Hyphema is a layering of blood in the anterior chamber of the eye. A “microhyphema” is when there is blood, but not enough to layer out.

blood in eye
Hyphema is treated similarly to iritis, with steroids and dilators. You need to watch out for pressure spikes … especially around days 3-5, as this is when iris clots begin to retract and rebleeding can occur.

floor fracture
Entrapment of the rectus muscle. This photo shows a medial wall break. The orbital floor is actually the bone that breaks most often.

Forced ductions to detect inferior rectus entrapment. This photo shows soft ductions using tetracaine and a q-tip. However, this method has limited utility and you often need to use forceps and grab the eye at the limbus.

eyelid injury
Repair of a lid laceration using nylon sutures at the anterior and posterior lamella. You can see the plastic mono-canallicular stent in the punctum at the left edge of this photo.

Dr. Timothy Root is a practicing ophthalmologist and cataract surgeon in Daytona Beach, Florida. His books, video lectures, and training resources can be found at:


  1. Thanks so much for the videos; they have been very insightful and most helpful for my dissertation research, in observing an ophthalmologist in practice. Your benevolence is most appreciated.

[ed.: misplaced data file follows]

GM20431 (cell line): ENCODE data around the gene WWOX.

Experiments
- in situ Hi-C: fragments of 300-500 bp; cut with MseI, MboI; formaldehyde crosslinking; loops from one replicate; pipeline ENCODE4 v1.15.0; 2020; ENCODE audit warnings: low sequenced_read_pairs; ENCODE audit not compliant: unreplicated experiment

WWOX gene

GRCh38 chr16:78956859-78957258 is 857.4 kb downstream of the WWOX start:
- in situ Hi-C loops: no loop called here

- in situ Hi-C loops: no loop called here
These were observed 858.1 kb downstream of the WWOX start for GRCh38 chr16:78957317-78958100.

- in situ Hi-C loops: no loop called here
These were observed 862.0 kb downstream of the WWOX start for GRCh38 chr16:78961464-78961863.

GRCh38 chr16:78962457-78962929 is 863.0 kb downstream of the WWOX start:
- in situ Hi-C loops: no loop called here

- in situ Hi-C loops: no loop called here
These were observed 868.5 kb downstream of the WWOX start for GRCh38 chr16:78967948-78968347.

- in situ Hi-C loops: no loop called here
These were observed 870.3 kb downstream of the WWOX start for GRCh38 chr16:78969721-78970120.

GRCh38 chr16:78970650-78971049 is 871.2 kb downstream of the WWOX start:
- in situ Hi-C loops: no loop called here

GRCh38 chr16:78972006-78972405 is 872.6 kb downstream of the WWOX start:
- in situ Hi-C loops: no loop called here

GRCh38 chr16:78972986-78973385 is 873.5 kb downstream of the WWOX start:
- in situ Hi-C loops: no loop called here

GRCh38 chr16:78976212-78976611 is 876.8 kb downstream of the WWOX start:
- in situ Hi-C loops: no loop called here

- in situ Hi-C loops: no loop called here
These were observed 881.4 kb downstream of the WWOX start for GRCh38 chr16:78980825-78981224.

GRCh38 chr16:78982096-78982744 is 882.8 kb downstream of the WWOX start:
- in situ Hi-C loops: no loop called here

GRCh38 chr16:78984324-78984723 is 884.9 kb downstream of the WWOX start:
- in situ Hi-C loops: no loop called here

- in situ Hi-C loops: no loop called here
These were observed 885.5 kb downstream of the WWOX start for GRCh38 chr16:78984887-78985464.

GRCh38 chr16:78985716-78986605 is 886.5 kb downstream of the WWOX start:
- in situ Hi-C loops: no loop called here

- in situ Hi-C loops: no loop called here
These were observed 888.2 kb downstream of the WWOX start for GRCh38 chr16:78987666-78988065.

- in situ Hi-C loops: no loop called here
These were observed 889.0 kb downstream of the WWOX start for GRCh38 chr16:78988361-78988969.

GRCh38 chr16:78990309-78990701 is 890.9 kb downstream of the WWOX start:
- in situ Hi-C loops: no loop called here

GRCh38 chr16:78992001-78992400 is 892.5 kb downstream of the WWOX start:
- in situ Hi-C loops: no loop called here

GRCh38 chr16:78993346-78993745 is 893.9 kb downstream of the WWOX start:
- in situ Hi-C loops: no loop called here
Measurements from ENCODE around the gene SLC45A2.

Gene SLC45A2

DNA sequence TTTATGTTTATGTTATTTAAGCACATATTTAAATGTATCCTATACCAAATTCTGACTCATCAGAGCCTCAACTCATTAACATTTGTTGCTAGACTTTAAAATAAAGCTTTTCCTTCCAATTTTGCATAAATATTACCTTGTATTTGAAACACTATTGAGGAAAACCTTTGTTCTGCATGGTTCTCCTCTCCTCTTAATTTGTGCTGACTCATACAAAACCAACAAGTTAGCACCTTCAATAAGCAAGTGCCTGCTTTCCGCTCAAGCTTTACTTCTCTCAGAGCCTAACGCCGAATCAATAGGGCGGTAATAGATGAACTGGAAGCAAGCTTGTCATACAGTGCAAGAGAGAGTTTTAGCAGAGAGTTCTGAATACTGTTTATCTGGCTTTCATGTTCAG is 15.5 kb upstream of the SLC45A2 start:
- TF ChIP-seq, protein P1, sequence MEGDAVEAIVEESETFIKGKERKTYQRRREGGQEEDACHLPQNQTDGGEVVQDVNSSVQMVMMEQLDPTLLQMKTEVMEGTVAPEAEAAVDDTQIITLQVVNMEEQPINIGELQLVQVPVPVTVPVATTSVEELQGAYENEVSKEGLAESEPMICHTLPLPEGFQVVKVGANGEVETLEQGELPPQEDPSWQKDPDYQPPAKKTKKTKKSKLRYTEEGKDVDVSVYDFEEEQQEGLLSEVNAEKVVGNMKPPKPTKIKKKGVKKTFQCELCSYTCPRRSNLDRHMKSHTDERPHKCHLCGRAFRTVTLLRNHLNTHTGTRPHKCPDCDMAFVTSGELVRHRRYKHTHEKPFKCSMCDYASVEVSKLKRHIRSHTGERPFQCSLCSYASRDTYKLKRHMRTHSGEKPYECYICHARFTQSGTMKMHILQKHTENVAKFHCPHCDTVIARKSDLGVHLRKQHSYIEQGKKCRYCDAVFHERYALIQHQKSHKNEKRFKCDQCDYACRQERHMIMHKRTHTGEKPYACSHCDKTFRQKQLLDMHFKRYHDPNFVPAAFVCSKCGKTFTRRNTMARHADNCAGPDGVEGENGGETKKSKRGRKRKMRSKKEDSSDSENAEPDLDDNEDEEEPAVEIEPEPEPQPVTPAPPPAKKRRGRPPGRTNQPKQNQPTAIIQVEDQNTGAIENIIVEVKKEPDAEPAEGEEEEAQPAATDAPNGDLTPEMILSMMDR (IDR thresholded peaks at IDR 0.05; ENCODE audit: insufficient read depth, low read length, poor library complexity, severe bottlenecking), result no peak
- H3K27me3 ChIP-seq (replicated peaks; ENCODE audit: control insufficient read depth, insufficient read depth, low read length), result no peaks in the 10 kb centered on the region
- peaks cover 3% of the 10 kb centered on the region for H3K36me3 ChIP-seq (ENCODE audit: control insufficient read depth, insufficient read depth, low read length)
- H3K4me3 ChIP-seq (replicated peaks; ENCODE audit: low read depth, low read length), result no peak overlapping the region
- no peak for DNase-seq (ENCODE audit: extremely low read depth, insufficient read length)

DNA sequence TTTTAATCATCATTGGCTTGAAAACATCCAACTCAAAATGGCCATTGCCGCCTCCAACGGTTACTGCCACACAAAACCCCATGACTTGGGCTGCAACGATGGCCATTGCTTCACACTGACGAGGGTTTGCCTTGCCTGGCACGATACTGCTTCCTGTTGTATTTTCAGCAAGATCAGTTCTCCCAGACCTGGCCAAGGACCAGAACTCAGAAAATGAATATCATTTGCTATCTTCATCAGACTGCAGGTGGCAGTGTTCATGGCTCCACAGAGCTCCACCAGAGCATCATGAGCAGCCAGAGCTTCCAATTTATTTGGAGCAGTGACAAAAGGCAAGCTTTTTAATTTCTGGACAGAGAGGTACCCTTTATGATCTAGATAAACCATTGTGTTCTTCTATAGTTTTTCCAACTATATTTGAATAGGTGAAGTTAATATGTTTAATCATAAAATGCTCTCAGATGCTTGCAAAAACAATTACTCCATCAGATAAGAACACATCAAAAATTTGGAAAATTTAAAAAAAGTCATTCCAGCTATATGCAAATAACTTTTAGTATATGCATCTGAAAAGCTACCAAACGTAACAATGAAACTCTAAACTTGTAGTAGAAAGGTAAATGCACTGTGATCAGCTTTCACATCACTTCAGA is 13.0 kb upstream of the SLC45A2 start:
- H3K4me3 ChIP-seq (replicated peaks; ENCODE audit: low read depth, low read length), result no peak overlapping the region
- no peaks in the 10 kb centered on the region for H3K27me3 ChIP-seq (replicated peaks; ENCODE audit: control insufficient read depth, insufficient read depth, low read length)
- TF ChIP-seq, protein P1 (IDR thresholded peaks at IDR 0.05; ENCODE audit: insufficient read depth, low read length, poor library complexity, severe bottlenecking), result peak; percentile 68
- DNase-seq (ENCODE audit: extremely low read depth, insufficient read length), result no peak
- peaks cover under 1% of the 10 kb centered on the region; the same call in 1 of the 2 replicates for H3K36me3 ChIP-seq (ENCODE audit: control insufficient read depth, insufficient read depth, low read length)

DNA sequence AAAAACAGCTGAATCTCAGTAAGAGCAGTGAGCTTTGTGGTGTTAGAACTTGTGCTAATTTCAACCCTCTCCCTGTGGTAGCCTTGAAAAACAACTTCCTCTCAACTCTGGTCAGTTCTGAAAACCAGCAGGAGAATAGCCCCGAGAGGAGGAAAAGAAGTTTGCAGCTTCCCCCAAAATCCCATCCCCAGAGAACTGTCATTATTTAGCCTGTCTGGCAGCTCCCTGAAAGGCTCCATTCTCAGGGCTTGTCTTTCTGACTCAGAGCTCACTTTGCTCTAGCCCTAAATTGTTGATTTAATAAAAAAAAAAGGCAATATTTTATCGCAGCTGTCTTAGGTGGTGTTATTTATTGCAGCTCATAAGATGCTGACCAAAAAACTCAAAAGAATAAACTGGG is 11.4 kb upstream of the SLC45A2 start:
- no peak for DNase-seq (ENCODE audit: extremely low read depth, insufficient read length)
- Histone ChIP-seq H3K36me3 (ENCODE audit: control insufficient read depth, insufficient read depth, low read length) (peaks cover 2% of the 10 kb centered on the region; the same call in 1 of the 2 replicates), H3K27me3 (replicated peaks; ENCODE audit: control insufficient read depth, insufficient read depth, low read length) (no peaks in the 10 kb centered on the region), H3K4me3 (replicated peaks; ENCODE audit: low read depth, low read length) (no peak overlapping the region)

I must say, it is nice to see someone who loves what they do for a living and in remaining excited about their specialised subject matter.

    I will investigate your site further and I might even buy the book.

    All the best,


  2. Thank you for some fantastic videos with great explanations! I’m currently doing the ophthalmology course on the 6th year of medicine; and these videos have been such a great help! Keep up the brilliant work!

  3. I hope all teachers are like you.
    you’re one in a million.

    i already devoured all your videos , you have no idea just how helpful your teaching videos are to me.

    i’m reviewing for the ophthalmology board exams this coming april by the way.

    i’ve been serving as a general ophthalmologist here in far flung countryside in the philippines for 6 years now.

    thank you for a lot of pearls.
    God bless

  4. great work sir.

    iam an ophthalmology resident from india.

    your lecture series are real eye openers for all ophthalmologists.

    great work. keep publishing more.

  5. my,is salmoon muassi ,i got trauma on my lt eye, my pupil dilate,eye ball come on toward my nose side ,i have senstation than light touch my eye ,but still have no vission, my rt eye working properley, so please guide me who it can possible that i will see through my lt eye and it look lie my rt eye.please guide me ,my email add is ,,,, salmoonmunassi@yahoo,com,,,,,,,,,,,,,,,